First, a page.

• Have you ever won anything?
  • What was your dad like when you were a child?

We all have stories to share. Who needs to hear your story? What stories need to be told? Who are the people in your school who need to tell their stories? 


A friend of mine, Dr. Bernard Bull, recently shared a YouTube video, 9 Alternatives to New Year’s Resolutions. He included several great ideas, but number eight really resonated with me. Inspired by Bill Hybels’ Holy Discontent: Fueling the Fire that Ignites Personal Vision, Dr. Bull shared that when you can’t stop thinking about something, you should probably do something about this “haunting ambition.” He also encouraged listeners to commit to doing at least one small thing each day for the entire year to combat the identified injustice or problem or concern.   

As I was listening, my haunting ambition popped into my head immediately. During the last three years of my tenure as a school administrator, I learned so much about restorative practices through study and observation; as a result, our staff was able to implement many of the basic practices of this philosophy with instantaneous results. 

While serving as an assistant principal, I also interacted with many students who faced disciplinary action due to inappropriate personal social media use that filtered into the school and caused a disruption of the learning environment. Although we tried to take advantage of the  “teachable moments,” most students faced some type of suspension for their behavior based on the school handbook. While some of the incidents were relatively minor, others involved bullying, harrassment, threats of violence, and sexual explotation.

In almost every case, the student involved had made the poor decision to post inappropriate content on social media to receive attention—and that’s exactly what they received: negative attention, which caused a disruption on the school campus.  Suspending  students out of school as a punishment for an infraction that took place outside of  school to spend more time away from school didn’t seem like the best solution to me, especially when the behavior continued after the disciplinary action. During my last semester, I developed a simple plan for how to use Class Intercom to use restorative practices for students who had used social media inappropriately.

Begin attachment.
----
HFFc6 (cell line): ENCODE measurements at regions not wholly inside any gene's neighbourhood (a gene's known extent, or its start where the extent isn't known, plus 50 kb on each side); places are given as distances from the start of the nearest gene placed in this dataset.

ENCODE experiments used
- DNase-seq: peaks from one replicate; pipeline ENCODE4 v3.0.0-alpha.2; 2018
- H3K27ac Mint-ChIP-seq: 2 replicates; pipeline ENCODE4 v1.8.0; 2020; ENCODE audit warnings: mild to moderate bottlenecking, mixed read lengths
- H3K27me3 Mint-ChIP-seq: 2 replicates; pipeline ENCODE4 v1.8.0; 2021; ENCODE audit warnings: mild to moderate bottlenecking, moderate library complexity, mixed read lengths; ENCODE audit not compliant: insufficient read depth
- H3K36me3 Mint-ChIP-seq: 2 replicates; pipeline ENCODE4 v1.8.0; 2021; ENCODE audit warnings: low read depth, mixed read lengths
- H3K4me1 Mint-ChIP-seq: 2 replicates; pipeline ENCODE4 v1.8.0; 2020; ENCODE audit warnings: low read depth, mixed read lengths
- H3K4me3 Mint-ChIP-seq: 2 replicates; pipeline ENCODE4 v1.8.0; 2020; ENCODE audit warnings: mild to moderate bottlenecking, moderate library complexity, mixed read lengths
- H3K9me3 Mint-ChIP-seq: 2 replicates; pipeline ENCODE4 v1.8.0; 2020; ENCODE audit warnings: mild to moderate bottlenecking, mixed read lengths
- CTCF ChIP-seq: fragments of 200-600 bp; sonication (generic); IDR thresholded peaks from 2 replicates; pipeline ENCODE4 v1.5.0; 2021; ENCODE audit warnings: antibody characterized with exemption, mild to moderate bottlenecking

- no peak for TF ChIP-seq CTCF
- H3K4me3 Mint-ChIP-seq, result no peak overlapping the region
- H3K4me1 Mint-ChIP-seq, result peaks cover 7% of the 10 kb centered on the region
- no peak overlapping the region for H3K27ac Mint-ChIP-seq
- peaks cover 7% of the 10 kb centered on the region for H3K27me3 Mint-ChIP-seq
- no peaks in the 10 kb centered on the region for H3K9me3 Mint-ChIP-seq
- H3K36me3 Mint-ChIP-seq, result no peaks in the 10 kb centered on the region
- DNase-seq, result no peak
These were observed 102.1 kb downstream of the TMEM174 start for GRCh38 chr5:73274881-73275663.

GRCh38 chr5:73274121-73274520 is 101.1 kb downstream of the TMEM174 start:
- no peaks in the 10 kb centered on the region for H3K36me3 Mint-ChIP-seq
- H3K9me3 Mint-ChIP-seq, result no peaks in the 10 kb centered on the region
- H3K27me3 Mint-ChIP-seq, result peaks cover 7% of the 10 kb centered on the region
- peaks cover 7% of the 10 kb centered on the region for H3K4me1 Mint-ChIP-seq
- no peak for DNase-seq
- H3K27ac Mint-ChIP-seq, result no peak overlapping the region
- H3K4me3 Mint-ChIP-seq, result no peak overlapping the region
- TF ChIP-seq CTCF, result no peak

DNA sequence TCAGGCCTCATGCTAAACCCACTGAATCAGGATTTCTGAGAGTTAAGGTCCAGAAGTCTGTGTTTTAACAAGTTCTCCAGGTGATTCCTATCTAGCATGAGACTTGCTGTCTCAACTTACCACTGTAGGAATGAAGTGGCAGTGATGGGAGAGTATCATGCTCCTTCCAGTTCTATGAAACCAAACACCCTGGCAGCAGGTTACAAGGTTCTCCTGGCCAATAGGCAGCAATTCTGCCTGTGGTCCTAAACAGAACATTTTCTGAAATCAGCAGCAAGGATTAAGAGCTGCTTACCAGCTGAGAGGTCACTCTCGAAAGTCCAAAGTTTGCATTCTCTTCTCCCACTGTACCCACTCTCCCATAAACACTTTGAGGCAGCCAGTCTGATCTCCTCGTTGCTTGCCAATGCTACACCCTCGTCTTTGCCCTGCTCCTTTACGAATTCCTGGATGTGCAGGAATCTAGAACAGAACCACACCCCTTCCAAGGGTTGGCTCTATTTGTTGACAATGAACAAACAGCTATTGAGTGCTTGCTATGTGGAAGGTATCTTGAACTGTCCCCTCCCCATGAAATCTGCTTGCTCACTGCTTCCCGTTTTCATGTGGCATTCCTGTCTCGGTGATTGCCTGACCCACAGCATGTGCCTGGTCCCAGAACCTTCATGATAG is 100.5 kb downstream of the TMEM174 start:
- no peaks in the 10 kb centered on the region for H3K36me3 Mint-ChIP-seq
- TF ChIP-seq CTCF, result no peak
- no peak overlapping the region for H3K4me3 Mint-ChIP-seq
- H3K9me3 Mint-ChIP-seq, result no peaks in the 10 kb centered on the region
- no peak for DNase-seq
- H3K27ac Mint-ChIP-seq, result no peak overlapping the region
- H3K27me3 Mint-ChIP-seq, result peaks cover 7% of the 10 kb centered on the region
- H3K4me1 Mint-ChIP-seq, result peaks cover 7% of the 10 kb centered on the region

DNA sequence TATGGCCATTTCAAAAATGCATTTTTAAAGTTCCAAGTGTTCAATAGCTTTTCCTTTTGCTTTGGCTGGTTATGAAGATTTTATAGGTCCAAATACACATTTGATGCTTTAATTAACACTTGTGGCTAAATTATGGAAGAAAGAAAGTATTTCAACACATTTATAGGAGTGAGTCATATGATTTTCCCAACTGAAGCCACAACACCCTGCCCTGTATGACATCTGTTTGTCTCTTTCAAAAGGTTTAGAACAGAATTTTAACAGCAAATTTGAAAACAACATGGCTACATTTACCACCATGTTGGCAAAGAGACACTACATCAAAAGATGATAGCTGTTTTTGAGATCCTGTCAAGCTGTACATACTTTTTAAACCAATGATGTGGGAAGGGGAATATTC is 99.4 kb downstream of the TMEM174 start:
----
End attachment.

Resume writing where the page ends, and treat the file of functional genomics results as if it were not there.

Students using social media inappropriately is what keeps me up at night. It is my haunting ambition to combat this issue. 

Rather than expelling students for these infractions (again, there are a wide range of factors to consider), I would like to develop a comprehensive restorative approach that addresses the negative behavior, strengthens the relationship among all adults and students involved, and teaches students how to (1) create social media content for their school and (2) track the response they receive from posting positive content. 

I’ve talked to school leaders about this idea multiple times in the last six months. Now, it’s time for me to take this idea for creating a curricular plan for schools–my haunting ambition–and make it a reality. 

What keeps you up at night? Write it down, explain it to yourself, and make a plan to combat it by doing something every day for the next 365 days. 

Do you want to help your students become the influencers they all aspire to be? Check out CGTV Season 2 complete with curricular guides, videos, and lesson plans.

Do you have a goal of starting a social media team in your district? Sign up now to receive an early bird copy of our eBook, How to Guide for Building a Team of Content Creators.

Do you want to learn more about analyzing  the social media use in your district? Read this blog, Creating a Social Media Report for Your School, which includes a template.

Author: Jill Johnson, EdD

Over her 30 year career in education, Dr. Jill has served in various roles including secondary ELA teacher, professional development consultant, and high school administrator. After completing her doctoral study, Technology Leadership Qualities in Secondary Principals in Nebraska who Support Student-led Social Media Teams, Jill began her tenure as Class Intercom President.

Jill can be contacted at jill@classintercom.com